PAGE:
Blog: I’m exhausted: what’s your excuse?

By Taylor Griffin
Lariat Blogger

NEW YORK – Call it what you will, but as of late, I’ve fallen victim to a journalist’s worst nightmare: writer’s block.

Typically when I pen my blog entries, I use the week as my muse to reflect on my observations and thoughtfully consider how I will combine my ideas. These last few days, however, were different. I’ve tried to conjure a memory of a specific discovery that would make me sound deep, insightful or whatever flattering adjective.

But alas, in the process, I deleted several drafts of hollow material that proved fruitless when I fleshed them out, always resulting in a “meh” reflection.
Certainly my absence of inspiration has not stemmed from boring observations. I tried to write about every possibility: the fact that New York is swiftly changing seasons and becoming Pumpkin Spice Paradise, the array of indie films and celebrity Q&A sessions I’ve seen at the New York Film Festival or the embarrassing, tearful encounter I had with Mitchell Jarvis, one of my Broadway idols. All of them proved dead ends as I sat down to write.

Behind each of these events and countless others I tried to grasp, I felt no passion in my words on my laptop screen. As a journalist, I’ve written material on the fly plenty of times before, but this time wasn’t procrastination in the least—it was merely lack of revelation.

Upon further consideration, I found this sense to be the most compelling to explore, and I arrived at this conclusion: I am completely and unashamedly tired.
The truth is, my mind is fried, and my body is not too far behind it. Between classes, my internship and outside events I have to attend, I have had no time to take a breath. In fact, I haven’t had a great night’s rest since I left my East Texas bed a month and a half ago.

As many college students can relate, I believe there are different levels of exhaustion, not unlike Dante’s nine circles of Hell. I distinctly remember the deliriously wasted sensation of working at the Lariat every day until midnight with 18 hours of classes also on my plate. There’s also the bloodshot-eyed late nights of final’s week, a beast all its own.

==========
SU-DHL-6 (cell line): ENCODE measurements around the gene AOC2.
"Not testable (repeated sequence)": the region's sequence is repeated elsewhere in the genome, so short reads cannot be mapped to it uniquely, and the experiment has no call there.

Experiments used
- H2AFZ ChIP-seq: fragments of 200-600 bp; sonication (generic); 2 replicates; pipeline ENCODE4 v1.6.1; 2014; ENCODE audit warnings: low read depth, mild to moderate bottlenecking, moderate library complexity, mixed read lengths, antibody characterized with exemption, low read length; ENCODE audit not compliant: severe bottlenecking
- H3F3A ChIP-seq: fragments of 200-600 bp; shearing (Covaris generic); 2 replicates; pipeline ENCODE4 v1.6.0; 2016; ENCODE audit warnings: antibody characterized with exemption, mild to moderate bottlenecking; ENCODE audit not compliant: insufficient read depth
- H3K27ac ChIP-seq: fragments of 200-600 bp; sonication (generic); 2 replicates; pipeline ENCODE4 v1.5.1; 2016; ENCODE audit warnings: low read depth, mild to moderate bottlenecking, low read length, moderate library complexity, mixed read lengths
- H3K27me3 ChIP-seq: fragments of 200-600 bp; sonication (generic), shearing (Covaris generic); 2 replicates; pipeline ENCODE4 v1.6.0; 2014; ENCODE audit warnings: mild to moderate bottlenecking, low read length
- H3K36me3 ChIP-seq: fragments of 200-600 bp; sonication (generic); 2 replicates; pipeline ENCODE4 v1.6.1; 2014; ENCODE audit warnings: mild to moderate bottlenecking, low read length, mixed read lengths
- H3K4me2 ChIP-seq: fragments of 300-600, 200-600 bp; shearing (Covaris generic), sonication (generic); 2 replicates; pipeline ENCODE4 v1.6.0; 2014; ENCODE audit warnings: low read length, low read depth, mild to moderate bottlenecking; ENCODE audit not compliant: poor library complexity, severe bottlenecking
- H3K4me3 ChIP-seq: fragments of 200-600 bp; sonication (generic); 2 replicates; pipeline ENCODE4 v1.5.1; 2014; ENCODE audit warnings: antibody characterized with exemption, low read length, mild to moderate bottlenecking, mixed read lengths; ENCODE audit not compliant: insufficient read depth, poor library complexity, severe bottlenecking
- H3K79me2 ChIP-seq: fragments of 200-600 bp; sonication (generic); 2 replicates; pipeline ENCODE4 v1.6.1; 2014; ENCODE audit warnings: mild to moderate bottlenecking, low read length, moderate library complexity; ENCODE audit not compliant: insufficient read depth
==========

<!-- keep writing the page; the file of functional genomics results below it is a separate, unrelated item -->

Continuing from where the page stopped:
Among other instances of being completely pooped, none of them compare to the feeling of having your mind fall to its knees before your body actually does. As I mentioned, I take my week to ruminate new concepts I learn, and honestly, my last week feels like a huge blur in my mind.

This really isn’t a shock to me though. About this time every year, I fall face first with what most people call “burning the candle at both ends.” It takes one good bout of head cold to shake me back out of autopilot. Last year, I got an ear infection and a ruptured eardrum on Halloween. Babies don’t lie—those things would make a grown man cry.

Though I fought it hard, I’ve had an incessant cold the past few weeks that I’ve ignored long enough, and my body is so exhausted that sleep only puts a dent in its recovery. Emergen-C can only do so much at this point.

For fear of becoming complacent, my level of entertainment and eagerness to go nonstop comes at the expense of my health. Not such a smart trade off. This semester in particular, I’ve been so consumed with squeezing every last drop out of my stay here that I’ve forgotten to make time to simply slow it down.

Nearly every night in the past week I’ve gone out with friends, seen multiple films or had late night classes, all of which made my nights run until around 3 a.m. My realization came Tuesday night—well, Wednesday morning I suppose—when I came home from some friends’ apartment in the wee hours, hopped into bed for some Netflix and Googled what time Dominique Ansel Bakery opens for Cronuts, which sell out an hour after opening each day. When I set my alarm for 5:45 a.m., only two hours later, I knew I had a problem.

As a result, I haven’t had ample time to seriously reflect on my time. I have several papers due this week that require me to journal my experiences over the last few weeks, and it’s taken me some effort to honestly remember what has happened.

Much to my family’s displeasure, I’m not ready to go home yet. While my memories have made the semester spectacular thus far, this realization showed me that my time here is not infinite. The city expects a lot out of you, and I’ve been much too happy to oblige. In order to truly make this time last, I need to stop and enjoy rather than hurry on to the next excitement. At the very least, a few more winks of sleep wouldn’t hurt.